Artie Wilson and Bob Boyd integrated the Seattle Rainiers in 1952 and engaged in a memorable race for the PCL batting title that came down to the final day of the season.
By David Eskenazi and Steve Rudman
The Seattle Times devoted two pages and part of a third to the Seattle Rainiers April 16, 1952 home opener, held at Sicks Stadium against the Los Angeles Angels. The Times, as well as the rival Post-Intelligencer, typically made much of the pre-game festivities, which featured the usual introduction of players and short speeches by Seattle Mayor Allan Pomeroy and PCL Commissioner Clarence Pants Rowland, and printed three stories related to the contest itself, a 6-0 win in front of 12,000 fans.
Neither The Times nor the Post-Intelligencer mentioned anything about the fact that the Rainiers, five years after Jackie Robinson broke the major league color barrier with the Brooklyn Dodgers, and four years after Johnny Ritchey knocked down the PCL color line with the San Diego Padres, had integrated their club.
Perhaps the newspapers did not view the integration of the Rainiers as noteworthy, or perhaps they simply felt it prudent not to comment on what was still a highly charged issue (half of the major league teams still had not been integrated). Whatever the case, both Bob Boyd and Artie Wilson would have been hard to miss, African-American or not.
Wilson, who was up briefly with the New York Giants, led off and played shortstop. Boyd, two years earlier the first African-American to sign with the Chicago White Sox, hit second and played first base.
Wilson and Boyd came to Sicks’ Stadium that day with another distinction: They made their Rainiers debuts April 1 in a season-opening road game against the Hollywood Stars, each going 3-for-5, and by the time of the home opener, they ranked 1-2 in the PCL batting race, Wilson ahead by percentage points.
As the season played out, both newspapers remained color blind about the integration of the Rainiers, publishing nothing about how Wilson and Boyd were fitting in, or not, or how their teammates accepted them, or not. One spring training incident provides all we know. The Rainiers went to a dinner at a California restaurant, which refused to serve Artie and Boyd. In protest, all of the Rainiers got up and left the establishment.
Perhaps the papers had an enlightened editorial policy, or perhaps they figured their readers didnt want to read about integration, or maybe the papers just didn’t want to go there. Or, it could have been that the batting averages posted by the pair simply shut up those who had a mind to object.
“The fans were wonderful and I never had no problems, not even in some of the towns where other guys did,” Wilson told Dan Raley in his book, “Pitchers of Beer.” “Seattle was a nice place. The fans were awful good. Nobody mentioned race.”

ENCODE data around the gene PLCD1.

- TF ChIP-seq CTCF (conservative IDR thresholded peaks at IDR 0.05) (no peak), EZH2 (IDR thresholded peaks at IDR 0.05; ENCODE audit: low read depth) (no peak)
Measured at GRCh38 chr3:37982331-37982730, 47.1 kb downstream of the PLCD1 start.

Whatever the case, add Boyd to the list of Seattles remarkable one-season wonders. Nicknamed “The Rope” for his propensity for hitting line drives, he ultimately edged Wilson for the PCL batting title, hitting .320 with 205 hits to Wilsons .316 with 216 hits.
Boyd took the batting title on the last day of the season, going 5-for-8 in a doubleheader against Hollywood while Wilson went 3-for-9.
After that, Boyd re-joined the White Sox, commencing what would become a nine-year run in the majors, leaving Seattle in his rear-view mirror.
The 31-year-old Wilson, who appeared in 19 games for the 1951 Giants before losing his roster spot to 20-year-old Willie Mays, a former Birmingham Black Barons teammate, never got another shot in the majors, leading former Dodgers manager Tommy Lasorda to remark long after Wilsons career ended, Artie Wilson is the greatest player to never play in the major leagues.
Bad for Wilson, good for the Rainiers, for whom he starred as a fan favorite in 1952, 1953, 1954 and 1956. Also bad for Wilson but good for the Rainiers: Wilson spent the 1955 campaign with the Portland Beavers, and it was in 1955 that the Rainiers, managed by Fred Hutchinson, won their last PCL pennant (see Wayback Machine: Hutch & The 1955 Rainiers).
Based on the statistics he amassed in a career that started in 1944 with the Barons of the Negro National League, and for some of his accomplishments, Artie Wilson should have received, many baseball researchers say, more of a chance to succeed at the major league level.